By March 14 this year I’d had 30 individual days of superb cross-country skiing in Perrysburg, the bees had survived a very cold winter and had reappeared from both hives, and the ice on the Maumee as well as this ice carved winged creature on Louisiana Avenue had both started to melt (She really belonged in my previous blog on Winter Fliers)
I’ve no idea what this mallard thought she was doing in the snowflakes one of my bee hives?
This year the spring thaw coincided with high wind and water. Garden Island was soon covered, like last year,
though the water did not reach the high water marker stake from last year.
And the ice piles at the Boat Club easily exceeded the previous year’s accumulation.
But the West wind jammed ice in front of the turnpike bridge and then drove the ice, piling floe upon floe ever higher to make the greatest mountains anyone could remember. Ryan Bannister took this photo.
Further upstream icebergs knocked over the railing and most of the tombstones at Maumee Sidecut cemetery. The bergs stripped off enough bark from many, many riverside trees to essentially kill them by slicing their supply lines of water and sap. (All tree nutrients run at the skin of the trunk. The heart wood in the middle of a tree’s trunk is lifeless).
Some riverside trees also have a tough time from what looks the return of the beaver. (I’ve not seen it yet but this looks like its work).
The last of the skittish winter ducks (not so many this year) began to leave as it got warmer.
The bees came out of my West hive to pack the yellow pollen of the crocus
and blue of Siberian squill on their hairy legs.
The East hive fooled me by not showing a single bee though it had been full only a month previously. I waited 5 minutes and not one came out. In desperation I lifted the lid and was immediately jumped on by hundreds of them who’d being lying in wait to play just such a trick! As I dropped the lid and ran I could almost hear them laughing (sorry, no photo of that).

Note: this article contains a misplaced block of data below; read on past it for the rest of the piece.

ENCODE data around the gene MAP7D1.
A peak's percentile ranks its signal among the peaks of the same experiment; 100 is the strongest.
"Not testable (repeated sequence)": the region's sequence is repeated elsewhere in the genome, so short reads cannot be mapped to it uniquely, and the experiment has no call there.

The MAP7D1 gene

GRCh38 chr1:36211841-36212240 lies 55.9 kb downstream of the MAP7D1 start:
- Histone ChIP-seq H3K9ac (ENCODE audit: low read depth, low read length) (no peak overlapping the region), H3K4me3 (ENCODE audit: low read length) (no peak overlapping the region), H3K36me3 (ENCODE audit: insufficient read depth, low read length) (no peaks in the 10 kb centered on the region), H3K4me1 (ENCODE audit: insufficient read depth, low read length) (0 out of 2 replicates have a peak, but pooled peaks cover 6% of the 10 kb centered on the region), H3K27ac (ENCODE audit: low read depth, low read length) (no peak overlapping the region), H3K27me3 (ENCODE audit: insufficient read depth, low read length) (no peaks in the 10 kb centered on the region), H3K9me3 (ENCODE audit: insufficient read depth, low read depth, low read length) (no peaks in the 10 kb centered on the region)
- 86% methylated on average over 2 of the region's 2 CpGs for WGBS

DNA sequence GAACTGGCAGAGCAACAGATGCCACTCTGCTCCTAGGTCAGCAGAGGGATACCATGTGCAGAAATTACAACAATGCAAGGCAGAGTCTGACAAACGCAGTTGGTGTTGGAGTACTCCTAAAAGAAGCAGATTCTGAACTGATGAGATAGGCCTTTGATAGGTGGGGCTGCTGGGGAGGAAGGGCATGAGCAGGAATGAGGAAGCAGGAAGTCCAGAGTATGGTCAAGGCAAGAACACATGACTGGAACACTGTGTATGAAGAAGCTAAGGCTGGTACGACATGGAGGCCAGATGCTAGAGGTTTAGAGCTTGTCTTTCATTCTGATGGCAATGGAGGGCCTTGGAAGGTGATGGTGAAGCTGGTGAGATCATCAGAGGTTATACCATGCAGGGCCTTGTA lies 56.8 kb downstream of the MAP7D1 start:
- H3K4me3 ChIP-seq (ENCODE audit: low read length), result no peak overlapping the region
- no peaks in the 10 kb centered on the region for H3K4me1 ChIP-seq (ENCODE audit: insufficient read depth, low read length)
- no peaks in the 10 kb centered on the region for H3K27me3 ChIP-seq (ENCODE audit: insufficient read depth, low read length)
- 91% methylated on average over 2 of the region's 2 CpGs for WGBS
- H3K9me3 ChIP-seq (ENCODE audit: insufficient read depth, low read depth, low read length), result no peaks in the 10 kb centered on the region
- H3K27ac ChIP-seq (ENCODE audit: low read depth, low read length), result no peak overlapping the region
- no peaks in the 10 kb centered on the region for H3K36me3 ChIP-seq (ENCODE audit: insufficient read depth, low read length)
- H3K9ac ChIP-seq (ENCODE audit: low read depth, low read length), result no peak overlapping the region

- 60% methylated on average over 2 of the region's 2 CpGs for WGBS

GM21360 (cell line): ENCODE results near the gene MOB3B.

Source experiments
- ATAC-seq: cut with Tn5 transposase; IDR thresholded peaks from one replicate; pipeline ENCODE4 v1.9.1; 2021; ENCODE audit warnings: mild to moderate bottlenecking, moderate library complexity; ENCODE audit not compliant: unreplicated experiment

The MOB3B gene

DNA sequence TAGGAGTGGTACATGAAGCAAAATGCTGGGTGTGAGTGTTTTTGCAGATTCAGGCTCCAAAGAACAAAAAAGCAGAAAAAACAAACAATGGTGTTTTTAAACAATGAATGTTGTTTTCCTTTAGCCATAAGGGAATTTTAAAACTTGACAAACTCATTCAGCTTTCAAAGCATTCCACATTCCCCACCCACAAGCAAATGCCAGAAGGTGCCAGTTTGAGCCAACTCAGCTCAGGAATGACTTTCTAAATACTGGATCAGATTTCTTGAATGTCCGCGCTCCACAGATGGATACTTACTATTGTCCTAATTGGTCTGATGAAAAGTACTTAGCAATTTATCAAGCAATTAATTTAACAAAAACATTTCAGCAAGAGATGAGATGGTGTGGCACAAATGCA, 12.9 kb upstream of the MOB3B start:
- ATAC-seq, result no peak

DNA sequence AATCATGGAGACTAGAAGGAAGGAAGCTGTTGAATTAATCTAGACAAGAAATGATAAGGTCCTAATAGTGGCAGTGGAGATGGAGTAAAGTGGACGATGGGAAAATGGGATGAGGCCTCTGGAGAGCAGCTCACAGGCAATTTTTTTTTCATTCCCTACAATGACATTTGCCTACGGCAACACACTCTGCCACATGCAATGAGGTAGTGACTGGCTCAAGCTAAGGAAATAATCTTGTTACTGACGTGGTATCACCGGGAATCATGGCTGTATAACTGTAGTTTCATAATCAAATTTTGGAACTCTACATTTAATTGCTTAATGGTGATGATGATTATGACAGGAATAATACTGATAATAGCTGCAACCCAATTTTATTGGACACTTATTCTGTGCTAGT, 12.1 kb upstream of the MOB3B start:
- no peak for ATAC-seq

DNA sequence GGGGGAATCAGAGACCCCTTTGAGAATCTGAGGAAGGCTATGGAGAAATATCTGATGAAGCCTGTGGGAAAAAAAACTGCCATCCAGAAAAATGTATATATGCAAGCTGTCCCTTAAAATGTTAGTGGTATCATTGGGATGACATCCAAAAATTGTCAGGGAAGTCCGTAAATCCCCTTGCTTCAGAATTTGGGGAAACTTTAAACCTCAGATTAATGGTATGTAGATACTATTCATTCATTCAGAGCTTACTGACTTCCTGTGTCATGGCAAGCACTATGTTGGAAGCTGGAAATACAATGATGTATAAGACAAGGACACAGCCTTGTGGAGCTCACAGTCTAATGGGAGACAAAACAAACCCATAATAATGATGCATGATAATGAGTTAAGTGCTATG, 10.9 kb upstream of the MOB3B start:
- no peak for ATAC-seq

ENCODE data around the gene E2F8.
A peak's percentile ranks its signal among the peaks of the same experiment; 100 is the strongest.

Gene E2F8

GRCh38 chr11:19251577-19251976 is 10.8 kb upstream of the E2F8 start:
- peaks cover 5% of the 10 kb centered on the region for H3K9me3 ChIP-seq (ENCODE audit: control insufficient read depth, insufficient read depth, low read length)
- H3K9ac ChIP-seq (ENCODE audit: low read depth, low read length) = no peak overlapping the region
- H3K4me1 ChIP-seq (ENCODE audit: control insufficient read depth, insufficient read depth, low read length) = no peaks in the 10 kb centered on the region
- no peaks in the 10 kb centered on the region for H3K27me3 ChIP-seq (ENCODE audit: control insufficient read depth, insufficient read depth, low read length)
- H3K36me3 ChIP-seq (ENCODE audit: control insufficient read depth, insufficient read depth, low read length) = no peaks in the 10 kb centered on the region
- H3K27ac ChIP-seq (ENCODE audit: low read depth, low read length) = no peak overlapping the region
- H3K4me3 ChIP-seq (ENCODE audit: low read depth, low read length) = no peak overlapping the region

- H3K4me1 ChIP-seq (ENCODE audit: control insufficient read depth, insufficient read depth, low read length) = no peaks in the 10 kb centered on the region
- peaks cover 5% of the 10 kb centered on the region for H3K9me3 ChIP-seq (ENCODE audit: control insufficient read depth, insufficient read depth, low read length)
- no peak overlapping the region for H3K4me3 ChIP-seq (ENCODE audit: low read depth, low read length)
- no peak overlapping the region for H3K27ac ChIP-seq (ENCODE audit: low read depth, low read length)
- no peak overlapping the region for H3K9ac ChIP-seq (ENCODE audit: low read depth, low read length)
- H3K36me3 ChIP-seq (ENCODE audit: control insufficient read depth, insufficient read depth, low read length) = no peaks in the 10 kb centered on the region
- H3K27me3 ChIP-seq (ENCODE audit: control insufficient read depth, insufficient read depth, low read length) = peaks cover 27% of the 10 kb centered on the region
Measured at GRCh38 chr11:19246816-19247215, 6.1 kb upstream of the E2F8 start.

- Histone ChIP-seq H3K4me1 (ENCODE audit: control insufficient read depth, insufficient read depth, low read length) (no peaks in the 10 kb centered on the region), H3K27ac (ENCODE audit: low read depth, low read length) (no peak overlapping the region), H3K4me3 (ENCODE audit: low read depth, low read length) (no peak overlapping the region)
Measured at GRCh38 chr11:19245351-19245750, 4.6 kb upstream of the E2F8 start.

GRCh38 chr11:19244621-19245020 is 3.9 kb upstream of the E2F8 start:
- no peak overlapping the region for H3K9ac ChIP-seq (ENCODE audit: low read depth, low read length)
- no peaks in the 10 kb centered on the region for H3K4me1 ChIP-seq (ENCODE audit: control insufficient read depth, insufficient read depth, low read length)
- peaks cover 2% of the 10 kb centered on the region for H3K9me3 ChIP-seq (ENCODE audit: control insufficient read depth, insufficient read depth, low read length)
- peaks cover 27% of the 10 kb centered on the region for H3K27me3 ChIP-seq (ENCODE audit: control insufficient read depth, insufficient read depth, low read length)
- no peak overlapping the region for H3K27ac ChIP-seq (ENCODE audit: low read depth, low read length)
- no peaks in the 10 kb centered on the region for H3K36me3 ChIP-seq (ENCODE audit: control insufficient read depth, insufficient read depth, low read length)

The daffodils also look great now, but this non-native flower seems to do very little in the way of supporting the local pollinators. I’ve only seen a single bumblebee once that looked to be big enough to tackle the task.
Hal’s magnificent Bloodroot came up for their brief glorious week, as seen in this picture by Rick Barricklow:
Our summer task is a weekly ‘monitoring’ of the first blooming of native flowers along two walking trails in two local parks. Easier said than done: the first two bloomers we’ve seen have been so small it’s been hard to i.d. them. Each was barely 25 mm (an inch) tall.
There are banks of yellow and white Trout Lily.
They come out so early in the spring and last such a short time that it is often too cold for the pollinating insects. So these flowers often don’t have nectar. They can self-pollinate but the resulting seeds are not as vigorous as when insects which perform the cross pollination while gathering pollen for their brood.
We are already back to digging up aliens and planting native flora to support the native fauna, here represented this month by a magnificent 280 mm (11 inch) long Map Turtle.
It climbed up on a riverside rock at the bottom of the garden and sunned itself for 3 days. It ignored offered wriggling worms. I think it might have needed crayfish which are unavailable right now.